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NSF Virtual Gaming Grant Project Overview
This project improves the learning impact of and broadens the access to engineering laboratory materials for undergraduate students. Specifically, the project develops 3D virtual replicas of common engineering laboratory experiments. The researchers built  three such replicas in this exploratory project – focusing on course material from the Strength of Materials lab common to most engineering undergraduate programs.

The virtual laboratory improves learning impact in that students have a safer means to explore the experiments and can view the experimental equipment and setup in ways that are not possible in real-world laboratories. Additionally, students are free to repeat the experiments as many times as they want without consuming additional real-world materials or laboratory time costs. Further, the virtual laboratory allows students to make mistakes safely and learn from both successful and incorrect experiments; such “learning by exploring and via negative examples” is currently not feasible in real-world laboratories due to safety and time constraints.


By creating a virtual simulation of the same testing scenarios that students witness in the laboratory, students will be given the chance to witness the experiments as they play out on the screen. The interface provides a number of benefits to students by increasing accessibility to the lab experiments (virtually unlimited); eliminating most lab testing material costs; providing more "hands on‟ experience in seeing the physical results of abstract data played out in a virtual animation; affording multiple scenarios and views of the materials tests that would otherwise be inaccessible to students in the lab as well as giving much needed unique and advanced experience to engineering students. This ensures a head start for students in the global engineering market, and makes available more financial and educational benefits and opportunities.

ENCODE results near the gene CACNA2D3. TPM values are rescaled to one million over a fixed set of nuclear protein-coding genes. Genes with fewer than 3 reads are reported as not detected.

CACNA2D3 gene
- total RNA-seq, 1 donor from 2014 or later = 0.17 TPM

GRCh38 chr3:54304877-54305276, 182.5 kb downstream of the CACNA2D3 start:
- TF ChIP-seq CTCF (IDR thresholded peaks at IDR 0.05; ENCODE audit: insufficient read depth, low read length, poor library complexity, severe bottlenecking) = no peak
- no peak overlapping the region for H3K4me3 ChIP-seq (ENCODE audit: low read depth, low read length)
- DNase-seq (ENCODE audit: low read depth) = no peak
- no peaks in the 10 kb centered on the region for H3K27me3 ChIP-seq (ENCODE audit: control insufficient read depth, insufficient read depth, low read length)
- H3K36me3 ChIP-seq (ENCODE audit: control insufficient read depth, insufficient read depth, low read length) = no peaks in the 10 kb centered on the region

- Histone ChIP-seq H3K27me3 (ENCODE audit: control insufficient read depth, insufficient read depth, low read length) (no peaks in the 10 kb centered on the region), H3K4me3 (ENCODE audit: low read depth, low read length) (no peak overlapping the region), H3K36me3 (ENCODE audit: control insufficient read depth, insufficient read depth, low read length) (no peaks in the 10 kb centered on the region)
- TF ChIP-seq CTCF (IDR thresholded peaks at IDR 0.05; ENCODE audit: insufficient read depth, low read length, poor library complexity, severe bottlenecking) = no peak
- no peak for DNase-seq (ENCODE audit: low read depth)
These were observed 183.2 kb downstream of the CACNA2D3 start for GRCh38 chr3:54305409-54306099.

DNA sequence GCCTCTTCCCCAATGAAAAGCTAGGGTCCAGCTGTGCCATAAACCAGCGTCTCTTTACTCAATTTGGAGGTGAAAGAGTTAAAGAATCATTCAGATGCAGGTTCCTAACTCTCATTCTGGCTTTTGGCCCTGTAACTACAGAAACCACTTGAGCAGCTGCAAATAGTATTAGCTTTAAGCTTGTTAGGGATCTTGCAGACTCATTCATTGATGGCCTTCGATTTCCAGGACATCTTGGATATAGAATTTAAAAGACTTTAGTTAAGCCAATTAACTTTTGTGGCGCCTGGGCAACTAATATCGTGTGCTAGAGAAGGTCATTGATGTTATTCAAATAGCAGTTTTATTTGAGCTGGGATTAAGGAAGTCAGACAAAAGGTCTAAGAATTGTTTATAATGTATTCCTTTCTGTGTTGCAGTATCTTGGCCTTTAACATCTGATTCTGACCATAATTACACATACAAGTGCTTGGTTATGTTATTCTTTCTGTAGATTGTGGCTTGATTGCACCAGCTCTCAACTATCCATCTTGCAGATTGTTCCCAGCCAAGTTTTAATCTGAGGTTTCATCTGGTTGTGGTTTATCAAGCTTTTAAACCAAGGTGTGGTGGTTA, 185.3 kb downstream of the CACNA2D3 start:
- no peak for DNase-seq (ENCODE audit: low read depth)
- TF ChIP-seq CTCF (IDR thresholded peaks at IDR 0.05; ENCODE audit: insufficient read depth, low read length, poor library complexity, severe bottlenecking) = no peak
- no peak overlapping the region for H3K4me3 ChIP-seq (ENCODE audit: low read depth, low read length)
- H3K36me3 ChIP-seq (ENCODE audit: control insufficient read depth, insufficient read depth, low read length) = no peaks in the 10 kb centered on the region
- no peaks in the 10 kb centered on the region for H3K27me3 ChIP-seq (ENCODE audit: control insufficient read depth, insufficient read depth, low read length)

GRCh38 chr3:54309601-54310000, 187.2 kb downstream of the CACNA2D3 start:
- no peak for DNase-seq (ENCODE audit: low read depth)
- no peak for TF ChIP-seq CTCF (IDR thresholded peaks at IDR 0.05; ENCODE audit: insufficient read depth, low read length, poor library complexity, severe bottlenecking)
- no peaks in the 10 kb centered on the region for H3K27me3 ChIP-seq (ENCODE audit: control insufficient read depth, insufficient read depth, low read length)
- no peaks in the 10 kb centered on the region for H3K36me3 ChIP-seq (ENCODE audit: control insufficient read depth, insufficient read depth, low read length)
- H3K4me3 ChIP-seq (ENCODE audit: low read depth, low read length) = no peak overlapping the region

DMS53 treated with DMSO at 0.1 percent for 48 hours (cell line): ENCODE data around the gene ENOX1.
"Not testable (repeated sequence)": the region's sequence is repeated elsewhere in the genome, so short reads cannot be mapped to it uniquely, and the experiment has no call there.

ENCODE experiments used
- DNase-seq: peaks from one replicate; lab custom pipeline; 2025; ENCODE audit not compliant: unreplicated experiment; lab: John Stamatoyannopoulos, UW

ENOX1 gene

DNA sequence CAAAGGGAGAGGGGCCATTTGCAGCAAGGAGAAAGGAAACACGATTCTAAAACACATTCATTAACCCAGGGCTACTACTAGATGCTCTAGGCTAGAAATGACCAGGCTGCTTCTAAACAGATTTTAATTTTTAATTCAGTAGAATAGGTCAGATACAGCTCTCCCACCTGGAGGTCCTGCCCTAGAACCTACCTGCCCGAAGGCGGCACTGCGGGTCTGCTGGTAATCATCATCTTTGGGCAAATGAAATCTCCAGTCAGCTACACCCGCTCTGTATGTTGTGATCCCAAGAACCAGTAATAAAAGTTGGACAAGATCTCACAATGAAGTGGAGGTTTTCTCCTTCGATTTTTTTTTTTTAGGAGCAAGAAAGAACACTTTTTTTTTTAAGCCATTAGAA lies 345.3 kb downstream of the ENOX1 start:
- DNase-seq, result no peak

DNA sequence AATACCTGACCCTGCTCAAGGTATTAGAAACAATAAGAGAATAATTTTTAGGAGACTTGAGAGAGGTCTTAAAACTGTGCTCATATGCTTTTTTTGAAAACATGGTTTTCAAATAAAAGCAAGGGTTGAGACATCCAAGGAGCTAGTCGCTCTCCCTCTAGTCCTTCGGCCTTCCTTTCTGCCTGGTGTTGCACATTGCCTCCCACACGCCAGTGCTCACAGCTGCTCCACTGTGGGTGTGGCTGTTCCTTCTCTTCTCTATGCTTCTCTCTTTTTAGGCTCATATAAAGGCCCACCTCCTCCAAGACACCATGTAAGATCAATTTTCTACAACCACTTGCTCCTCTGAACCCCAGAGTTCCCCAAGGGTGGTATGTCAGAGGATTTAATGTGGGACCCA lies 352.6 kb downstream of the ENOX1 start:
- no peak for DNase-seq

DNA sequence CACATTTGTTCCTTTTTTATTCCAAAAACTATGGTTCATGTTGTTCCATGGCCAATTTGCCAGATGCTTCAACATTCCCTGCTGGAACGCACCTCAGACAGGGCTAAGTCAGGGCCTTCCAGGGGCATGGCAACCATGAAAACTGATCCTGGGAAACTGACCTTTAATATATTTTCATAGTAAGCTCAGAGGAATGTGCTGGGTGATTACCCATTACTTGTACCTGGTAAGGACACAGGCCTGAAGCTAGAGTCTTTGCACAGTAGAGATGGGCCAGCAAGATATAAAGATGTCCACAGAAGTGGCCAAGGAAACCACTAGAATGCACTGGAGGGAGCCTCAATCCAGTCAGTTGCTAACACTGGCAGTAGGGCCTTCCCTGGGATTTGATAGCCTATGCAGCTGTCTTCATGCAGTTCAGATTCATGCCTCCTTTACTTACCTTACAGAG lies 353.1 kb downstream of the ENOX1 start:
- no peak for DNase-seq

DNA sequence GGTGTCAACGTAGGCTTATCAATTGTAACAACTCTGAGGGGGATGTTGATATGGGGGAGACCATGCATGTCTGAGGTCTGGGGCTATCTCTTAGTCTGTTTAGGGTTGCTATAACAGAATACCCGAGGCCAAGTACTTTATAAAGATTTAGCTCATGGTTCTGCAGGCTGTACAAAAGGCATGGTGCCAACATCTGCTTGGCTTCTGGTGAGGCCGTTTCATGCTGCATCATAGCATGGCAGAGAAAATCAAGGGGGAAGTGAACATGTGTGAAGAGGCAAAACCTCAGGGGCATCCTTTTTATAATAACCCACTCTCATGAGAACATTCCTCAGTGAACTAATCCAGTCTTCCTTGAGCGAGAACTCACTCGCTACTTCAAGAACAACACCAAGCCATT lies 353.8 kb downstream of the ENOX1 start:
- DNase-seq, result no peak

The objectives of this project are to use immersive 3D graphical simulations of engineering laboratory experiments to improve comprehension by enabling exploratory, user-centered learning, improve access to engineering laboratories, and reduce costs associated with actual engineering laboratories.


  1. Improved Learning

  2. Improved Access

  3. Reduction in Cost


Materials Developed

You can watch a demo video showing the simulation and what it can do for your students. (NSFProjectDemo_Steel.mp4)

Read the Quick Reference Guide for the Tension Test machine and the Quick Reference Guide for the Torsion Test machine.(Torsion_Test_Quick_Ref.pdf)

The full software user manual is also available at this link: (NSF Virtual Lab Manual)

Run the full simulation/game (through the Web Browser)


Download this ZIP file:
(, unZIP its contents to your computer, and then double-click the HTML file to run the simulation in your browser.

Further developments

In June of 2012, the researchers on this project hosted a one-day workshop co-located with the national ACEE conference in Texas.  At this conference, approximately 20 engineering professors from around the nation gathered to discuss engineering education, the strength of materials lab components, test the SoM virtual lab, and assess the quality of the SoM virtual lab developed.